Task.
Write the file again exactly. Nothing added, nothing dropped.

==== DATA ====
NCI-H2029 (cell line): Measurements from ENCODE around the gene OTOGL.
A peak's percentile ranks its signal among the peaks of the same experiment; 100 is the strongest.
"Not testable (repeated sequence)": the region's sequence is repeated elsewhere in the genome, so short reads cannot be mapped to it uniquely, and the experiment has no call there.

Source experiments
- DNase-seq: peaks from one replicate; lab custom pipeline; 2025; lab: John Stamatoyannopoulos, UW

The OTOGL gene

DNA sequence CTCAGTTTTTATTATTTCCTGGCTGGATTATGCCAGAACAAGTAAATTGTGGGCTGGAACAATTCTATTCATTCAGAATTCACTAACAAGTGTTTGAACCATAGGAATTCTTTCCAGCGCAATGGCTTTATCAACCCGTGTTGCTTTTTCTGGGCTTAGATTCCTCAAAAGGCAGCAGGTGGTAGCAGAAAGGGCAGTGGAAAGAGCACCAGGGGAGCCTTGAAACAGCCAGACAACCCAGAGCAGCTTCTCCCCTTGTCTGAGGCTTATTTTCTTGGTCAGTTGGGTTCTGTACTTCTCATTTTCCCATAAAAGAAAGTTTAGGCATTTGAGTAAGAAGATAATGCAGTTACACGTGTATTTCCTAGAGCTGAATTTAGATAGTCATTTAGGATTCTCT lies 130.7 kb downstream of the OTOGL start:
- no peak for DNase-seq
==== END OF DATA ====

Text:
NCI-H2029 (cell line): Measurements from ENCODE around the gene OTOGL.
A peak's percentile ranks its signal among the peaks of the same experiment; 100 is the strongest.
"Not testable (repeated sequence)": the region's sequence is repeated elsewhere in the genome, so short reads cannot be mapped to it uniquely, and the experiment has no call there.

Source experiments
- DNase-seq: peaks from one replicate; lab custom pipeline; 2025; lab: John Stamatoyannopoulos, UW

The OTOGL gene

DNA sequence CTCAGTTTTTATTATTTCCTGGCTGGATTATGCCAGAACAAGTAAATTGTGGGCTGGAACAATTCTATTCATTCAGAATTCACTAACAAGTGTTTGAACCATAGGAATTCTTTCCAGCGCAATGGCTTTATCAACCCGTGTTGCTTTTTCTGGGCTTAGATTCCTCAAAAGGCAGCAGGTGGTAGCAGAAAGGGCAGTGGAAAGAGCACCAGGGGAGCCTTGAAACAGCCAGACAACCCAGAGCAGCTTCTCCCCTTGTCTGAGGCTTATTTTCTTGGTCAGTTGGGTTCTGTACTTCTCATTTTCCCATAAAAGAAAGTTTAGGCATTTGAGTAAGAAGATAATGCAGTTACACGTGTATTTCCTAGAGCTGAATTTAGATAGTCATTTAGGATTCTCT lies 130.7 kb downstream of the OTOGL start:
- no peak for DNase-seq